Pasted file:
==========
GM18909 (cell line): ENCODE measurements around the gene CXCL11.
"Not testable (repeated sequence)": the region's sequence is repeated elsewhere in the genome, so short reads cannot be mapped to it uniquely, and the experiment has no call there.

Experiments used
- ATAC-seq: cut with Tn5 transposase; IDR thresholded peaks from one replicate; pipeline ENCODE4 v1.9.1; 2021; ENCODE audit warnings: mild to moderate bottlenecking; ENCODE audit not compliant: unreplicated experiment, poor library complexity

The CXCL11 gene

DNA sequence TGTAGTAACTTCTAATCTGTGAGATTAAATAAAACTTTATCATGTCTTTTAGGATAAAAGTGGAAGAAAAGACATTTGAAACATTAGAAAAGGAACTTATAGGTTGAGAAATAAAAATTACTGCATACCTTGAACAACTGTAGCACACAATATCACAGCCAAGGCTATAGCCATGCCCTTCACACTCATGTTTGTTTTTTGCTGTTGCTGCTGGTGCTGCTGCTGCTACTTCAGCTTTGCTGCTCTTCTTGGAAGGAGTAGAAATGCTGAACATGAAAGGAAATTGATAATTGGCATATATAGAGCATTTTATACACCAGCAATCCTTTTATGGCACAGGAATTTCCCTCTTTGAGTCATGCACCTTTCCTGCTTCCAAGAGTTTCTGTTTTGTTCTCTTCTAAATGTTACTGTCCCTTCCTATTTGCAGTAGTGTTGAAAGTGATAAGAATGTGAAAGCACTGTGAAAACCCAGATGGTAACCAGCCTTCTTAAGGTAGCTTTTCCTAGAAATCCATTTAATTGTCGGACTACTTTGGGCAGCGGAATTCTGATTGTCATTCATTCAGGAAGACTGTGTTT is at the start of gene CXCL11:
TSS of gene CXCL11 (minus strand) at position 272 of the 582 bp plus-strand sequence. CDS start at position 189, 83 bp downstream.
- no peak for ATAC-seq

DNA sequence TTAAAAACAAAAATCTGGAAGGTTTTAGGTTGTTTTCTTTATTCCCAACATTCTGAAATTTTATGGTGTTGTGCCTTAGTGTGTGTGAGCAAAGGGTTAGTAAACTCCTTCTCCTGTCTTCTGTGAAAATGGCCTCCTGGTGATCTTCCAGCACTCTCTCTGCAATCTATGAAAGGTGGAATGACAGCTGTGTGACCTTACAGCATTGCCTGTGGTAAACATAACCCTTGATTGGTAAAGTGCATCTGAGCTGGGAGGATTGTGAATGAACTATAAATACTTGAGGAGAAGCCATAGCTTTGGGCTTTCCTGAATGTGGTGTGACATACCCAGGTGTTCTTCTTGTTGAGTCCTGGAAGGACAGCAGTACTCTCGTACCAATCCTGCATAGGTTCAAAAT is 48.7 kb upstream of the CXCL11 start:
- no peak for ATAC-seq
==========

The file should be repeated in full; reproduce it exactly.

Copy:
GM18909 (cell line): ENCODE measurements around the gene CXCL11.
"Not testable (repeated sequence)": the region's sequence is repeated elsewhere in the genome, so short reads cannot be mapped to it uniquely, and the experiment has no call there.

Experiments used
- ATAC-seq: cut with Tn5 transposase; IDR thresholded peaks from one replicate; pipeline ENCODE4 v1.9.1; 2021; ENCODE audit warnings: mild to moderate bottlenecking; ENCODE audit not compliant: unreplicated experiment, poor library complexity

The CXCL11 gene

DNA sequence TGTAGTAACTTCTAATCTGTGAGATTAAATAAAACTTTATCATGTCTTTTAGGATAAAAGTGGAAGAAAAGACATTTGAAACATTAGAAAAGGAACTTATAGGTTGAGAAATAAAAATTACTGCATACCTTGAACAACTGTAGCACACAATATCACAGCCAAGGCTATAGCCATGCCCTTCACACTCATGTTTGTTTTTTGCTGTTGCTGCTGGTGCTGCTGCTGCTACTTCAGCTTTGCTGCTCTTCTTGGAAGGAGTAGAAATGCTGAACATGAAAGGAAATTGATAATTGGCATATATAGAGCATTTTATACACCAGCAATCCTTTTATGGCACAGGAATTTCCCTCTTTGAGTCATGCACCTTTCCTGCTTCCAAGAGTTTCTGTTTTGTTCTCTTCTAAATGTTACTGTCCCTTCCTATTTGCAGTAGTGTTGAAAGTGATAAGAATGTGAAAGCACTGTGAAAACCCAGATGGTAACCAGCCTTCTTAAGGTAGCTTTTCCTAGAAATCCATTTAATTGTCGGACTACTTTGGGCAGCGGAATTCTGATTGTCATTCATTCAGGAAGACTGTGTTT is at the start of gene CXCL11:
TSS of gene CXCL11 (minus strand) at position 272 of the 582 bp plus-strand sequence. CDS start at position 189, 83 bp downstream.
- no peak for ATAC-seq

DNA sequence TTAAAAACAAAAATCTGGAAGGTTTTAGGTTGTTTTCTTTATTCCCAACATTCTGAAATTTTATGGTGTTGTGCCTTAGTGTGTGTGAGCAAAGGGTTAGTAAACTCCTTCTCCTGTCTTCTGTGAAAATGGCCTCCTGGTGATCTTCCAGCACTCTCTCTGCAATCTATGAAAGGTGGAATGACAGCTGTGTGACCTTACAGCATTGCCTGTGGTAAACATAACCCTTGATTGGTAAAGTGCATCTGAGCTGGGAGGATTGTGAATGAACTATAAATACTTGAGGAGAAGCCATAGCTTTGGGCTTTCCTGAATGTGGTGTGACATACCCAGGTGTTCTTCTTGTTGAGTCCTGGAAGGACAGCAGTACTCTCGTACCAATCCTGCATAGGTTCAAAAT is 48.7 kb upstream of the CXCL11 start:
- no peak for ATAC-seq